Florida’s ORLANDO (AP) — A federal judge has, for the second time in less than a month, thrown out a lawsuit against Florida’s “don’t say gay” law, which says that schools can’t teach about gender identity and sexual orientation.
On Thursday, U.S. District Judge Wendy Berger in Orlando threw out a complaint filed by LGBTQ students, parents, and family members, as well as several civil rights groups. She also turned down their request for a preliminary injunction to stop the law from going into effect. The plaintiffs had until November 3 (at the judge’s choice) to file a new complaint.
The law, which says that kids in kindergarten through third grade can’t learn about sexual orientation or gender identity or anything else that isn’t age-appropriate, was challenged in an Orlando court case.
Several school boards in central Florida were named as defendants because they were in charge of carrying out the law. According to the lawsuit, the law violated the plaintiffs’ constitutional rights by making it harder for them to talk about their LGBTQ families in the school. The judge tried to stop it.
Berger, who was chosen by former President Donald Trump, said, “Plaintiffs have not directed this Court to any fact that would lead a reasonable person to believe that the law prohibits students from talking about their families.
vacations at school or even on a school assignment, or that it would prevent a parent from wearing a “pride” t-shirt to a school event or talking about their family structure in front of other people.”
The judge felt sorry for the parents of a nonbinary middle school student who was suing because they were afraid that the law would make the bullying worse.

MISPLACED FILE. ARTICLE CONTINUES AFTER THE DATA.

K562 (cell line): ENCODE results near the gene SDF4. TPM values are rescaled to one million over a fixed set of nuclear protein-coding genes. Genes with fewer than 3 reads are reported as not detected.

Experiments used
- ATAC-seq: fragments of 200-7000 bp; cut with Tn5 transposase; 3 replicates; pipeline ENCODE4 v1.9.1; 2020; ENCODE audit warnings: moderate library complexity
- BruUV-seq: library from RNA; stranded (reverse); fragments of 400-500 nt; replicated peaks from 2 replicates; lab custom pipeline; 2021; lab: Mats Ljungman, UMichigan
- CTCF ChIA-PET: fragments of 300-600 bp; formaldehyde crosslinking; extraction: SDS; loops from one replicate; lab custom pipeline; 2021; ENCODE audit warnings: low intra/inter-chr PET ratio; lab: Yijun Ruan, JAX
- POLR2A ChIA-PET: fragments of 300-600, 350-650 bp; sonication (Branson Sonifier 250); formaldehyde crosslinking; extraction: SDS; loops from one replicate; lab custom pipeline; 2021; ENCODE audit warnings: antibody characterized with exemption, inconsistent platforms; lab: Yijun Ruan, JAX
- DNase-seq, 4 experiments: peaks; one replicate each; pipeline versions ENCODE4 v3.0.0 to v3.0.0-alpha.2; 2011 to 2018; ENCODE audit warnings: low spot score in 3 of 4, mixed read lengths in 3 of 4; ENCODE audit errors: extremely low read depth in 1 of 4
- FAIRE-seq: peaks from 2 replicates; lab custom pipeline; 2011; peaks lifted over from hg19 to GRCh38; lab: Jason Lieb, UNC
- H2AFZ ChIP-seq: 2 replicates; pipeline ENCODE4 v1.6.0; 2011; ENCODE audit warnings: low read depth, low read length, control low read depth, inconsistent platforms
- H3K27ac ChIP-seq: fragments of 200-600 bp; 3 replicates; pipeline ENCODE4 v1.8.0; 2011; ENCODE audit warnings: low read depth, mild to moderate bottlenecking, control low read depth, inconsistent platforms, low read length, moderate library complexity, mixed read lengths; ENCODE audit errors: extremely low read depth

Berger went on to say, “However, it is just a fact of life that many middle school students will have to deal with harsh criticism and judgment from their peers.”
The judge said, “In reality, middle school students bully and insult their classmates for many reasons, many of which are wrong and many of which have nothing to do with a classmate’s gender identity.”
A similar legal challenge was turned down earlier this month by a federal judge in Tallahassee. In both cases, the judges questioned the plaintiffs’ legal standing because they couldn’t explain how the law hurt them.
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The Human Rights Campaign and the Center for Countering Digital Hate, two of the largest LGBTQ advocacy groups in the country, released a report in August saying that online homophobic comments about gays, lesbians, and other LGBTQ people went up after the bill was passed by the Republican-controlled legislature in Florida. The measure was pushed by the Republican governor, Ron DeSantis.
The judge’s decision was “wrong,” according to the civil rights groups that helped the families file the complaint.
Kell Olson, a staff attorney at Lambda Legal, a civil rights group that focuses on LGBTQ rights, says that the students and families at the center of this lawsuit have been bullied more in the months since the law went into effect than they ever have before.
In its ruling, the court said, “The court’s decision goes against decades of law that says schools have a constitutional duty to protect student speech and protect students from bullying and harassment based on who they are.”